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Monday, October 30, 2006

Champions Trophy: India outclassed by World Champions

At the end of over no.42, India were not too badly placed at 197 for 4, with Mohammad Kaif and Mahender Singh Dhoni doing duty for India in the middle of the Punjab Cricket Association Ground at Mohali, Chandigarh in the last league match of the ICC Champions Trophy 2006. Things took a turn from there on, as the World Champions took control of the match, first with the ball and then with the bat. Riding on controlled late spells by the pace duo of Lee and Mc Grath and superb knocks from skipper Ponting and man-of-the-match Damien Martyn, Australia thrashed India by 6 wickets and qualified for the semi-finals in style.
Australian Cricketer

Earlier in the day, Rahul Dravid won the toss, and as expected, elected to bat. Considering the recent form of the Indian batsmen, the team got off to a reasonably good start. Tendulkar and Sehwag laid a good foundation, though Tendulkar himself got out cheaply for 10. His opening partner however struck form at the right time – there is something about Sehwag, for a man badly out of form (he had 54 runs from his previous 6 innings), he is almost arrogantly confident. In the very first ball of the match, Sehwag swung the bat and guided the ball to the third man. Not once did he look out of touch against Lee, Mc Grath or any of the other Aussie bowlers. Compare this to the in-form Tendulkar, who took his own sweet time getting settled down, opening his account not before he had faced a dozen balls already. Sehwag had already raced to 21 by then. Dravid continued with the good work and the platform had been created. What was needed now was for the stroke-makers to come to the party.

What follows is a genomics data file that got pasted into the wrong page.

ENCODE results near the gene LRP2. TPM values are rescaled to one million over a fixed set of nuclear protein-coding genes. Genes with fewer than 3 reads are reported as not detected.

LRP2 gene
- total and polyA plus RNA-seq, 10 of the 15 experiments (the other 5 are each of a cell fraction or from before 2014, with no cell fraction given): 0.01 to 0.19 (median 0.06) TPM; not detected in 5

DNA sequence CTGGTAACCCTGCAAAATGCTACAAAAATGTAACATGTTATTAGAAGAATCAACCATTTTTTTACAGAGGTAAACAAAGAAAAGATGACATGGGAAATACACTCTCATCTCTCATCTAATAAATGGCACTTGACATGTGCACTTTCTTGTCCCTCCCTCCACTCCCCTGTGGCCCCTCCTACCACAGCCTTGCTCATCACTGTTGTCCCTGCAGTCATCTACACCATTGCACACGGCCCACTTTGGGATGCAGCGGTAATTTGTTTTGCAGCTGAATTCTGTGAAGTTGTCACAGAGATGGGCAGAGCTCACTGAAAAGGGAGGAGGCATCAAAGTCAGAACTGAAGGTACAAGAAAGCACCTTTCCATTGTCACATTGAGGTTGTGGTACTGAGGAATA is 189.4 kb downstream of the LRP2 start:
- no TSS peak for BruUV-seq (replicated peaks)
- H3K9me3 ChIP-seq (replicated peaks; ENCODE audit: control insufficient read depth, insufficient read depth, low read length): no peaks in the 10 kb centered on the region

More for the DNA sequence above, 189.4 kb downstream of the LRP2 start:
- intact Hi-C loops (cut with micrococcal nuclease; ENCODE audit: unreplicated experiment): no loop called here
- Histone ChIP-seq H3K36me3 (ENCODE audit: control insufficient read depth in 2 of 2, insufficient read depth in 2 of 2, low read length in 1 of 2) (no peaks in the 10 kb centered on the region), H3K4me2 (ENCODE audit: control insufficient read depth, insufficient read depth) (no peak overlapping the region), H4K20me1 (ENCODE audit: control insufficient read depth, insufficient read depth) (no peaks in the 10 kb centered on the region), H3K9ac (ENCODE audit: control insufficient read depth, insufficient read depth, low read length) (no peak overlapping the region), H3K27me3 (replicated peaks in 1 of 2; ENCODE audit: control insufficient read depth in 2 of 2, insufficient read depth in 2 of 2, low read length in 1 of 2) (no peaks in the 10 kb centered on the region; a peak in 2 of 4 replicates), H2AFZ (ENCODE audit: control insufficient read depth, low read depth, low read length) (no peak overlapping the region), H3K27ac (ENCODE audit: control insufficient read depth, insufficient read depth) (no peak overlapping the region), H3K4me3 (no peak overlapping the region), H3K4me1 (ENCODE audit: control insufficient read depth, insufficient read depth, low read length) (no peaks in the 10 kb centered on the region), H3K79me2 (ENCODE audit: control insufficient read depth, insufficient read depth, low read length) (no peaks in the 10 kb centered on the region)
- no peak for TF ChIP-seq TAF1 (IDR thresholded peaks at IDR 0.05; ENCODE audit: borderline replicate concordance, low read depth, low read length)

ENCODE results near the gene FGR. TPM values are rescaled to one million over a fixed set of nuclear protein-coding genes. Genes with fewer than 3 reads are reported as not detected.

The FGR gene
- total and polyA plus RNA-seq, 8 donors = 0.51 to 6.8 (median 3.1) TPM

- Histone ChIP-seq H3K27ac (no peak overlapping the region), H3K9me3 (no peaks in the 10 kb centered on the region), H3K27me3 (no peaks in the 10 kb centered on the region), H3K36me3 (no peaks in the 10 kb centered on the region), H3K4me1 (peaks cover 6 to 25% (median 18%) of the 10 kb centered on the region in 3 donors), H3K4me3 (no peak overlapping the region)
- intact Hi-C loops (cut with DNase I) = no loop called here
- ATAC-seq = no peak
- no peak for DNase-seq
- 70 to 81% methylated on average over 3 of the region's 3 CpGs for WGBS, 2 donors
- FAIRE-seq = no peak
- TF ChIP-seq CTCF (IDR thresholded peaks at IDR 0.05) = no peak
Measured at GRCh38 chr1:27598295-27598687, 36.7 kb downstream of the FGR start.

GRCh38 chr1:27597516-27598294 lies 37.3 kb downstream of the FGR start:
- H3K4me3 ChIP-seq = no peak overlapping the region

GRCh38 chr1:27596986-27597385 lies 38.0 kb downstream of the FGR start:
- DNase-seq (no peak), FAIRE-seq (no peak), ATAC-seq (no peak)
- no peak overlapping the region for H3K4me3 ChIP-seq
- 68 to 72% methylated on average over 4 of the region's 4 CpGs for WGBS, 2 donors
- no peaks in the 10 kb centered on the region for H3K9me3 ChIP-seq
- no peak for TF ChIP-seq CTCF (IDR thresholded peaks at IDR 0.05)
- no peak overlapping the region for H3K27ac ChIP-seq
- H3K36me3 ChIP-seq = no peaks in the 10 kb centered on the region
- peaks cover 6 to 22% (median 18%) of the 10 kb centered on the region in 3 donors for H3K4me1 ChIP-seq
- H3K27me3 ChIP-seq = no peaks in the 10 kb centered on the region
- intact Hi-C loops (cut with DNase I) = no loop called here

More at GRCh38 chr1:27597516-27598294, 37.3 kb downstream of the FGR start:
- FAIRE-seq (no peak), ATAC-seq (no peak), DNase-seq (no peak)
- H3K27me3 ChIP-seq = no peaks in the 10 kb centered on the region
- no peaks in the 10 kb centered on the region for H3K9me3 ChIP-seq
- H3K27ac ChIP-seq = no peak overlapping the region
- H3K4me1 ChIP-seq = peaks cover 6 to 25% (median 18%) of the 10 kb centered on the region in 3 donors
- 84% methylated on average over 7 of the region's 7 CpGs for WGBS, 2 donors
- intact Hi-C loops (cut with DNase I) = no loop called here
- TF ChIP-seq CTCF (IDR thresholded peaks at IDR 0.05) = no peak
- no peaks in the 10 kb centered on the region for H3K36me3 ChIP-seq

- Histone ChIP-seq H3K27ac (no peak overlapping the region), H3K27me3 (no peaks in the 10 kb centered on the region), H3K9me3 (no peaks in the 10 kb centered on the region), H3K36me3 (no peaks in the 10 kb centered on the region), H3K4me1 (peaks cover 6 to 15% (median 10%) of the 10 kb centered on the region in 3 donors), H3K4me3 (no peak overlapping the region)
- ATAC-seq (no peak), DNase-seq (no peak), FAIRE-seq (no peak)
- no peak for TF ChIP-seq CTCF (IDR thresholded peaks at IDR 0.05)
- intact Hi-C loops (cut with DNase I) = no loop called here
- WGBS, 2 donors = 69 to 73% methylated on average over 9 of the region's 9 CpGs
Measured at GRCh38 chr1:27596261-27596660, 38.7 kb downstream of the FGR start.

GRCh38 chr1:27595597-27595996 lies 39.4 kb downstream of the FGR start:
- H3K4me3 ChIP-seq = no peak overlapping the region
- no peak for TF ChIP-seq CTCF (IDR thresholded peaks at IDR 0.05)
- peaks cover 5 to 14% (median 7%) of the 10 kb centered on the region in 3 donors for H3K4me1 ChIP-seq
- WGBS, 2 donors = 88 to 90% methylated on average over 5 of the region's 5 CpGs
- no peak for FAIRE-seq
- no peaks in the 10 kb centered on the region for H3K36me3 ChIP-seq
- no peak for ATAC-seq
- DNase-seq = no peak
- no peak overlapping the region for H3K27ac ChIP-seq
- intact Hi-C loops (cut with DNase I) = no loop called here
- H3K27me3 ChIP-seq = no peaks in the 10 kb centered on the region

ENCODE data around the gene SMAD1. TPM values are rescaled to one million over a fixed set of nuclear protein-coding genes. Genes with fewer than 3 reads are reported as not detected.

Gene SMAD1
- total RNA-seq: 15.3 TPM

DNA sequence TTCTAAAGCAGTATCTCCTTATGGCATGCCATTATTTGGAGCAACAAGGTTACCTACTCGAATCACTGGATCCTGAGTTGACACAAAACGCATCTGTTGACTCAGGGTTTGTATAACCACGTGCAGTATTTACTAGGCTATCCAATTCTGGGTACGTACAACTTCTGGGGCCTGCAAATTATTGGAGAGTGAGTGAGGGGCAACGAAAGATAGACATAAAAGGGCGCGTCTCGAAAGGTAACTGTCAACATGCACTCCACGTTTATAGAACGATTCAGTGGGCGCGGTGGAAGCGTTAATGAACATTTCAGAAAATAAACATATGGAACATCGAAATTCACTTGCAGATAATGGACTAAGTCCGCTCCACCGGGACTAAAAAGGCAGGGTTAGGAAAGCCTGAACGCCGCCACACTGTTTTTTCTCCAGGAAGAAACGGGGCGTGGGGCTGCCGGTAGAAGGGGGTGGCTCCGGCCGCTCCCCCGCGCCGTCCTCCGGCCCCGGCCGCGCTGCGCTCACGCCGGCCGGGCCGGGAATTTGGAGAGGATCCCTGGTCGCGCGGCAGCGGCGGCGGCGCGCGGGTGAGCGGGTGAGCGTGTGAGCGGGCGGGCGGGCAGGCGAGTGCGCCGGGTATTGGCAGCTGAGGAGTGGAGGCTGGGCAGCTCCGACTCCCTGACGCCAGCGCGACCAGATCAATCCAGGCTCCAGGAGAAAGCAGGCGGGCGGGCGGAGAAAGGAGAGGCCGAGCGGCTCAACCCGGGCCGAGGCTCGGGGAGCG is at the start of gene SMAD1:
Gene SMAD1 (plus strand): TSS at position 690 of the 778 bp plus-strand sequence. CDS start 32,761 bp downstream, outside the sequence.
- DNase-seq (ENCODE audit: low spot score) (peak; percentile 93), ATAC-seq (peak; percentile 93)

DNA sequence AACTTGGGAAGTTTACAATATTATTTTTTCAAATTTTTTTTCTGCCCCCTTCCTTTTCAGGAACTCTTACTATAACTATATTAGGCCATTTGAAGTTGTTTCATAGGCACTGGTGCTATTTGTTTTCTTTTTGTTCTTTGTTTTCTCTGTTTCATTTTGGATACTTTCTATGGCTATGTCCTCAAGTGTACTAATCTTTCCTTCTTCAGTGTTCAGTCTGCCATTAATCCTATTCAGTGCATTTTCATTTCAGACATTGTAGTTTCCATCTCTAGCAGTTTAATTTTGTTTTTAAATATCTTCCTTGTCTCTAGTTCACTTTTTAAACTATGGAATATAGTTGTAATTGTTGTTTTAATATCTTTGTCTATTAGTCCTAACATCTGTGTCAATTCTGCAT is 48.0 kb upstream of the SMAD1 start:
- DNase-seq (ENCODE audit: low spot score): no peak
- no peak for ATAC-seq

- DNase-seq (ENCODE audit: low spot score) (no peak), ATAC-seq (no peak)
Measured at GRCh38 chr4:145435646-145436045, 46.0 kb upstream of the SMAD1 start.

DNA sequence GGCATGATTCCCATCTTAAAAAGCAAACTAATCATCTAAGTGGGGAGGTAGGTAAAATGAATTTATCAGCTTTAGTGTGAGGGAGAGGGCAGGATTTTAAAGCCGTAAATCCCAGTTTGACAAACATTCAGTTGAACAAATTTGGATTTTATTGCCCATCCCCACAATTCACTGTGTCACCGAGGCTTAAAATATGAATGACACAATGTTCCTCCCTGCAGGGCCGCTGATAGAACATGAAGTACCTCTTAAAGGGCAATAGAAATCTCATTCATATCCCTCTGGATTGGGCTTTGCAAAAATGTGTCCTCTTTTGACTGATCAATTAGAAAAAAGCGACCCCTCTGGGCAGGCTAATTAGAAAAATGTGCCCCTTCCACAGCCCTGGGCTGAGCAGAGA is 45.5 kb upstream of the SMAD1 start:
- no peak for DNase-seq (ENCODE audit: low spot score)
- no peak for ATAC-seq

Therein India failed, and miserably so. Raina coming in before the free-playing Pathan was a wrong ploy, and it cost India dear with him failing even to rotate the strike. This was the period when Lee, who had been expensive earlier, sent down a maiden 43rd over, following it up with just a single off his next over. India should have reached in excess of 275, and fell short by a good twenty five runs. In the hindsight, you could well say that the way Australia batted, even 275 would not have been enough. But twenty five more runs would have put further pressure on the batsmen, and what would have happened then, you would never know. However, that was not the case and the Aussie openers ripped the Indian quickies apart without ever really playing a risky shot. Pathan and Munaf did not have the pace to rattle the batsmen, and both Gilchrist and Shane Watson settled in comfortably. While Gilchrist scored his first two boundaries against Pathan, Watson scored his first two against Patel. When they were bowling a fuller length, the line was too wide and when it was dug in short, either didn’t have the speed to make it count. 26 runs were scored off the 7th and 8th overs and from there on the run rate never fell below 6 till the 25th over. Skipper Ponting joined in the fun later and scored a brisk 58. Not afraid to come out of his crease, he never really allowed Harbhajan or Mongia to really dominate the proceedings. While Mongia impressed with his spinners, Harbhajan should have bowled a more attacking line. He bowled too flat and too defensively, and the batsmen were quite happy to let him do that. Among the two, Mongia was the one who looked like taking any wickets. And he did that in his very first over. At 111/2, Damien Martyn trodded in, to play his most memorable innings in recent times. Martyn started off catiously against the spinners, but when he finally opened himself up, he was on song. Much like his skipper, Martyn used his feet well against the spinners. Including a beautiful inside-out drive over the cover fence against Mongia, he struck eight lucid boundaries. When he finally flicked a low full toss from Patel to the midwicket boundary, Martyn broke Australia’s jinx against India in the Champions Trophy. For India, it was all over.

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